Sunday, July 17, 2011

Marian Burros' New York Times Plum Torte (R3A2 Version)

(also Blueberry Torte, Strawberry Torte, Raspberry Torte,
Peach Torte, Apricot Torte, ...)

Leave out to soften and bring to room temperature:
       1/2 c. butter
                 (Marian says to use unsalted and then she adds
                 a pinch of salt later.  I use salted butter and
                 no pinch and it works fine.)
       2 eggs
(You can actually keep eggs and butter at room temperature all the time, unless your kitchen gets very hot. See Note on Keeping Butter and Eggs at Room Temperature.)
If the butter is cold, microwave it at mid-power for about 30 seconds (more or less, just keep an eye on it) to soften for easier creaming. If it melts completely, it's OK, too: instead of creaming it with the sugar, you just stir.

Preheat oven to 350 and choose your baking pan. Marian didn't say to do the next two things, but I always do them: (1) grease the baking pan with butter, and (2) put the pan on a cookie sheet to catch any overflows. (Those drips are a delicious bonus for anyone who is around when the torte is done and the drip pan has cooled off.)

In a medium-large bowl, cream
        that BUTTER with
        1 c. sugar
Sift in
        1 c. unbleached flour
If you use gluten-free flour, such as Bob's Red Mill All-Purpose Gluten-Free, use 1-2T additional to make a stiffer dough. Also the torte bakes and browns faster. An 8" circular disposable cake pan takes ~40 min.
Stir in
        1 tsp. baking powder
        those EGGS
and mix until blended, but then STOP.  I begin mixing using the fork I used to cream the butter and sugar, then switch to a rubber spatula, keeping the fork handy to clean the spatula, and vice versa.  Note that the dough is more like a butter cookie than a cake, which of course is why the torte is so delicious.  But it is a dense dough. When I first made it I wondered if the New York Times had left out some liquid, say, milk.  They hadn't.  (Phil's Aunt Ruthie always made her Tortes with an electric mixer and they come out very light and airy, almost like a cake mix cake.  I prefer dense.)

"Pour the batter into [the] pan," says Marian.  Spoon is more like it. It doesn't pour, or anyway not if you don't overmix it.  I then spread the dough to the edges of the pan with the spatula.

Top artfully with
        12 Italian (prune size) plums, halved vertically and
             pitted, skin side UP (see below for OTHER FRUITS)
(In 2010 I found a version on the web that said skin DOWN. What ARE they thinking?  When the dough covers the fruit, which it does as it bakes, I like to see the little mounds, whether plums or berries.)

Marion weakly suggests the next three ingredients, and then doesn't even give measurements.  I think they are an absolute necessity and I use the amounts listed.  Sprinkle the top with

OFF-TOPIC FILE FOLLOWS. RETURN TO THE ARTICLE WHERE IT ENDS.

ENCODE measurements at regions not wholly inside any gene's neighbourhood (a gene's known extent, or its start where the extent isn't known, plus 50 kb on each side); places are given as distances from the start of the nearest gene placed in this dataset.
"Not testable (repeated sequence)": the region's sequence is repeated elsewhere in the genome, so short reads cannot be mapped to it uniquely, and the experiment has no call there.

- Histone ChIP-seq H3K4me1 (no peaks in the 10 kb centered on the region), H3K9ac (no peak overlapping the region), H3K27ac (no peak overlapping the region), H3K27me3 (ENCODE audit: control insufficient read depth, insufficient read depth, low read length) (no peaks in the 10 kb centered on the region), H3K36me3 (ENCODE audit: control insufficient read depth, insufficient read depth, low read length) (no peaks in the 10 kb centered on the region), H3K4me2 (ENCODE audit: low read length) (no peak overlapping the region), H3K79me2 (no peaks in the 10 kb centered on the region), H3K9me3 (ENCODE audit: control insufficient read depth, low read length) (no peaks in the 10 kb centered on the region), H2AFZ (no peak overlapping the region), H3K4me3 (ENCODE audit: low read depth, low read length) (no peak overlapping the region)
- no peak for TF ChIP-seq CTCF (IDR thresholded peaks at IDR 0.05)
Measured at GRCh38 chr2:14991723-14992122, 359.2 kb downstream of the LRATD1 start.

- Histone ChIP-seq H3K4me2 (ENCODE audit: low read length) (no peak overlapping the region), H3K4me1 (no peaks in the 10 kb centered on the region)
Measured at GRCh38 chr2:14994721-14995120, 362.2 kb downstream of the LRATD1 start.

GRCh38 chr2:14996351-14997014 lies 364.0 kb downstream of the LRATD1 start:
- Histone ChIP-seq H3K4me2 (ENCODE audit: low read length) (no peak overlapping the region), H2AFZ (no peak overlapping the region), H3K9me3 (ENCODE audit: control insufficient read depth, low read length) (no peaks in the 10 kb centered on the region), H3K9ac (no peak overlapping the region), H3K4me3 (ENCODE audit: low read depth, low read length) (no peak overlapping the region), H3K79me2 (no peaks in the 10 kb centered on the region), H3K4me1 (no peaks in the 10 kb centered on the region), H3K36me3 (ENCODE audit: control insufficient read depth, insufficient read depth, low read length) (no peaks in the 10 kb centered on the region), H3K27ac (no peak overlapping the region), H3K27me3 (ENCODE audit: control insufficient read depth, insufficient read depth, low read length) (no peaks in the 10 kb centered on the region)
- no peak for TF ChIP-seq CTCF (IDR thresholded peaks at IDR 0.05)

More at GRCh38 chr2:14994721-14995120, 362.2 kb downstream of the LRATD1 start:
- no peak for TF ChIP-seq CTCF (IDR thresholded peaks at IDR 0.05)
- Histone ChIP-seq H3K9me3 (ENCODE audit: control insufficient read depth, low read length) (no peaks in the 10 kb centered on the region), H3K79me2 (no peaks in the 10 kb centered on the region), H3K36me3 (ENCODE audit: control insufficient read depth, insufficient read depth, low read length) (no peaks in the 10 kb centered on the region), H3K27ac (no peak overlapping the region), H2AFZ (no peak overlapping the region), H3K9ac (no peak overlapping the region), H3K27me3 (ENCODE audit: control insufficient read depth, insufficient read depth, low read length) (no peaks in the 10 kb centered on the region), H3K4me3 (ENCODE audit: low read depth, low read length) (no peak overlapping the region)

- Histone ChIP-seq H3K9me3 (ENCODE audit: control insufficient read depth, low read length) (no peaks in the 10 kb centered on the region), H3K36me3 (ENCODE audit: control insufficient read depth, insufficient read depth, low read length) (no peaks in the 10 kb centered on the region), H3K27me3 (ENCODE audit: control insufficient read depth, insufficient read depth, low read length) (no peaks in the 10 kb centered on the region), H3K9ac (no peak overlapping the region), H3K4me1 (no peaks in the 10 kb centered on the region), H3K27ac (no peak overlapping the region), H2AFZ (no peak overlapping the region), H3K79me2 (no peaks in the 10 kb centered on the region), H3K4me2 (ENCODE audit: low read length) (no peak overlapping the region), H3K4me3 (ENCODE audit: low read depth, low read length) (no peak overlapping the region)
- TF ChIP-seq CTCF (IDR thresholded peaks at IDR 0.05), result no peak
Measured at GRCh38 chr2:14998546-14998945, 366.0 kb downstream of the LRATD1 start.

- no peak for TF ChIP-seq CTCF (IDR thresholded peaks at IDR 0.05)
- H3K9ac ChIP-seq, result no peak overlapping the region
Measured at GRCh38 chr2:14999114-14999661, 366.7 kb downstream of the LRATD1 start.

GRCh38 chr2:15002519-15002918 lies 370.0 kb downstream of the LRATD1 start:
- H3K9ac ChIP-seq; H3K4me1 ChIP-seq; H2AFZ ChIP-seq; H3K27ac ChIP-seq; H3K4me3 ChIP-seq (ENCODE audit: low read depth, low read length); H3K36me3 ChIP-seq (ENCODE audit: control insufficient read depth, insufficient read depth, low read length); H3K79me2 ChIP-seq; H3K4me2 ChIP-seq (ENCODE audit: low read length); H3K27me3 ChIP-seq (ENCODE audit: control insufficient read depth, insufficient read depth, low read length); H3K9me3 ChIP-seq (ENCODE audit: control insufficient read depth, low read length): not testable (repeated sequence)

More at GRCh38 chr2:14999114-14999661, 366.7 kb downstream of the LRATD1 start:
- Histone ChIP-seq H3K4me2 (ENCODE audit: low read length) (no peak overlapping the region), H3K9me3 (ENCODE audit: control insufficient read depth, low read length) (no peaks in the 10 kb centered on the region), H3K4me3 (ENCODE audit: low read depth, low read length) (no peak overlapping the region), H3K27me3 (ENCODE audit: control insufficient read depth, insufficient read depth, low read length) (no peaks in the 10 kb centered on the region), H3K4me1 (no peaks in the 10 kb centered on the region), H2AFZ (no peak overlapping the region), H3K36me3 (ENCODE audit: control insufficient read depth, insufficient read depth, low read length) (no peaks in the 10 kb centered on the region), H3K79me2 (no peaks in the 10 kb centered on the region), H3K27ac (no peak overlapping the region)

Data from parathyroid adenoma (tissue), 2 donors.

Juice from 1/6 lemon -   about 1 Tb
        1 tsp each of sugar and cinnamon (or if you have a handy
                jar of 50-50 cinnamon and sugar, sprinkle it on:
                more than a light dusting but not a complete

Bake at 350.  Springform, per Marian, takes 1 hour; cake or pie tin, per me, takes 45-50 minutes.  Test with a toothpick. If it comes out dry and the torte color is good, I turn off the oven but leave the torte in for another 5 or even 10 minutes to avoid any internal mushiness. The dough rises to cover almost all the fruit, browning nicely.  This means that my instruction to top artfully mostly just insures that the fruit layer is even.

Marian says, and it's true, that this torte freezes and revives well if you put the frozen cake in a 300 degree oven "briefly." I think 10-15 minutes takes the chill off the middle. Prune plums are only sold in late August, hence the other fruit options below, as well as the fact that her recipe begins with a story about making 24 tortes one summer and storing them in a friend's freezer, only to have the friend's mother eat all but two when she babysat for two weeks.  They are truly irresistible.

What pan?  Well, Marian referred to a "9 inch spring form pan." I have no 9" spring forms, just a few 10" ones.   I often use a disposable pan, either 8" round layer pan or 9" pie tin.  I've also used 8" or 9" square pans.  With square you can cut into squares, with round you serve wedges.  With a 10" springform, the dough layer is thinner. That is more elegant, like something you'd buy in a European pastry shop. It also means I use more fruit so that the dough is well-covered.

Other Fruits:
        Berries:  a monolayer.  Blueberries or raspberries or both: 1/2 lb. or about 1.5 c.  Strawberries: about 1 1/2 pints or about 12 large ones, hulled, halved vertically and tossed with sugar (less than 1 tsp is enough) a couple of hours earlier if you think of it, or at least as the first step before creaming the butter and sugar, if you don't. Sugaring the strawberries softens them and removes any bitterness. I learned that from my sister-in-law Betty Ann when she was making a fruit salad.
        Stone fruit:  Apricots (about 12 oz, 6 small or 4-5 larger):  halved vertically and pitted if small, otherwise treat same as peaches or regular plums: sliced vertically so that the slices are 1/2" or less at the widest point. Alternating slices of plums with peaches or apricots or both looks pretty, too.
        Apples and Pears:  Apples don't do it for me in this recipe but my friend Mae says she has used apples and liked the result. I suppose pears would be good but have never tried them.
Revised 2015: 6/1, 3/29. Original post available on request.
Earlier versions on my computer: 11/29/98; 6/1/00; 8/26/07; 10/3/10 - rjm

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